Cinema done got braces!
Scaffolding up today, cladding starts tomorrow!
We’re both feeling a little conflicted about the cladding. When we first bought the place, Midge was very much “I don’t care what it looks like from the outside, we don’t have to see it”. Then, as you may recall, he spotted the über-pretty Rodeca, and then we decided we didn’t want to have to paint the place every five years, and then the architect drew up some pictures of the place looking very swank, and then…well, then we found we were spending A LOT OF MONEY on the outside of the building.
But (and I can’t remember if we were actually ever told this, or it was just a hallucination I had as a result of forgetting to breathe because I couldn’t believe how much money we were spending on cladding) I thought was all just going to slot and click together, and be the work of mere hours to install.
Ah, no. Apparently, the Nu-Wall aluminium in particular needs to be fixed to a very straight, very flat surface. And unfortunately, I’m pretty sure we don’t have a single straight line in the entire building. So we’ve been told to expect that it will take a team of three specialised contractors 5-10 weeks to put up battens, creating a surface smoother than a very expensive baby’s bum, onto which they can then put the cladding.
Speaking of which, the aluminium arrived the other day. I was told by Dom that it was lucky I wasn’t around to witness s it – it was very heavy and very awkward, and apparently ladies and babies in utero shouldn’t be exposed to the kind of language that was flying around that day. (Although if Newbie is at all sensitive to that kind of thing, it’s already going to emerge cussing like a sailor. Mama’s got a potty mouth, as Midge tells Pugsley.)
Somewhere in transit, it seems that pretty much every piece got dinged or scratched or bent somehow. Which, I have to say, surprised/concerned me a little, given we had chosen an anodised finish because it was so durable and scratch/ding resistant. Apparently that applies more when it is up on a wall, not when it is being bounced round the back of a truck with other piles of heavy metal being dropped on it, and possibly someone throwing bricks at it. The guys were very onto it, taking photos and only signing for it as “damaged”, so we shouldn’t have to wear the cost if anything needs to be replaced, or if the scaffolding has to be up longer than expected.
And oh my, while I am
bitching about costs eloquently expressing my fiscal concerns – scaffolding! I had been considering sending Pugsley to plumbing school to support us in our retirement, but now I think I’ll get the kidlets into where the real money is!
So all in all, our decision to clad the place is the one area where we could have cut costs substantially. Our estimated costs to completion are up significantly from where we started, and we ended up at the bank manager’s office yesterday asking for a fairly hefty increase in our mortgage (more than double what we started with).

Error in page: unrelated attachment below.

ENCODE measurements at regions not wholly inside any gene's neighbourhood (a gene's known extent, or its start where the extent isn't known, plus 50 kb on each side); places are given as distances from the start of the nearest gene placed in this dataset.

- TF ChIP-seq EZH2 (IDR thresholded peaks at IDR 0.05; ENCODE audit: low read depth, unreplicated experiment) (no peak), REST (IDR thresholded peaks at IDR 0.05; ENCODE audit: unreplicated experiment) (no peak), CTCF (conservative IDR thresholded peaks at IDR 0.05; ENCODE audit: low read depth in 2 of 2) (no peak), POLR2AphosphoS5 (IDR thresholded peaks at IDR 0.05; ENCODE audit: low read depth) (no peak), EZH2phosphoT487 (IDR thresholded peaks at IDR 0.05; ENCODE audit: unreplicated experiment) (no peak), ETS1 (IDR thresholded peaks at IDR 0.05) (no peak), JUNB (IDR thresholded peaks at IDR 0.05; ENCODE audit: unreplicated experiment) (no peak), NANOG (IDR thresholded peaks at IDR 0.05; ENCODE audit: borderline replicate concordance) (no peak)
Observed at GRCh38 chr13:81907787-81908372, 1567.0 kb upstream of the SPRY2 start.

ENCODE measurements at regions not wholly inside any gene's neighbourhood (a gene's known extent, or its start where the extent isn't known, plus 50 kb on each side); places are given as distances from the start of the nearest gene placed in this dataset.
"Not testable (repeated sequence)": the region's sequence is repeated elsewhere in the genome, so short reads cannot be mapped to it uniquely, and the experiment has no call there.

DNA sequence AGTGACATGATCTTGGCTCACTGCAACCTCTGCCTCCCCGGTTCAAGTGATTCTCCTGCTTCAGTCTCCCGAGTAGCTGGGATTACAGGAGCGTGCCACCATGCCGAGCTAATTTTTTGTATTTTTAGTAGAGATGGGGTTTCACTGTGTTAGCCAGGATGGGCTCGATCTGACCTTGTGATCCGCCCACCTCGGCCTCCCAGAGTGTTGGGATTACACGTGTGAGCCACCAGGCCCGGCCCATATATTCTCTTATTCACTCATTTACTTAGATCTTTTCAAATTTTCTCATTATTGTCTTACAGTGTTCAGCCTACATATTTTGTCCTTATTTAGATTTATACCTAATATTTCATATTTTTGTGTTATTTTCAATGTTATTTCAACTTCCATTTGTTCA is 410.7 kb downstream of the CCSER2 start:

Was it a bad decision? No, not at all. I think. I hope. It’s going to look awesome, and be durable and hard-wearing, once people have stopped throwing rocks at it in the back of a truck. We’ll never have to pay for scaffolding ever again, and painting a place this size could easily cost us $30k every 5-10 years. It also covers up the evil asbestos cladding so we don’t have to worry about that any more. And that should stop the phone calls we’ve been getting from an anonymous “concerned neighbour”, about the small area of exposed asbestos cladding on the front of the building. It’s probably been there for the last 10 years, but she’s been threatening to call the labour department and have our build shut down. (I think she may have believed the gang-headquarters/childcare centre line we’ve been spinning. Or, she’s just heard my potty mouth.)
We’ve actually been asked by a lot of people why we don’t just get rid of the asbestos altogether. People do tend to hear the word and panic, thinking it may be leaching out like a toxic gas into the air. Turns out, asbestos is actually a pretty stable compound, and is harmless if it’s just left alone. Once it gets disturbed, usually by water blasting, or removing the sheets, fibres can be released into the air and breathed in. It can then take decades for lung disease to develop. We’re pretty familiar with its nasty side, as Midge lost his dad Cliff a few years ago to lung cancer caused by asbestos exposure. What we’ve been told is that if you don’t have to remove it, don’t – it’s perfectly safe when covered up. If you do need to mess with it, get in professionals who know all the OSH requirements like protective clothing and masks and keeping the area wet to reduce fibres floating around. We’ve also been told to get the oldest person possible to do the job: developing lung cancer in 40-60 years is less of an issue for a 60-year-old than a 20-year-old!!
So. In case you were worried that I was just going to complain through an entire post, and then end it with a discussion on a deadly disease –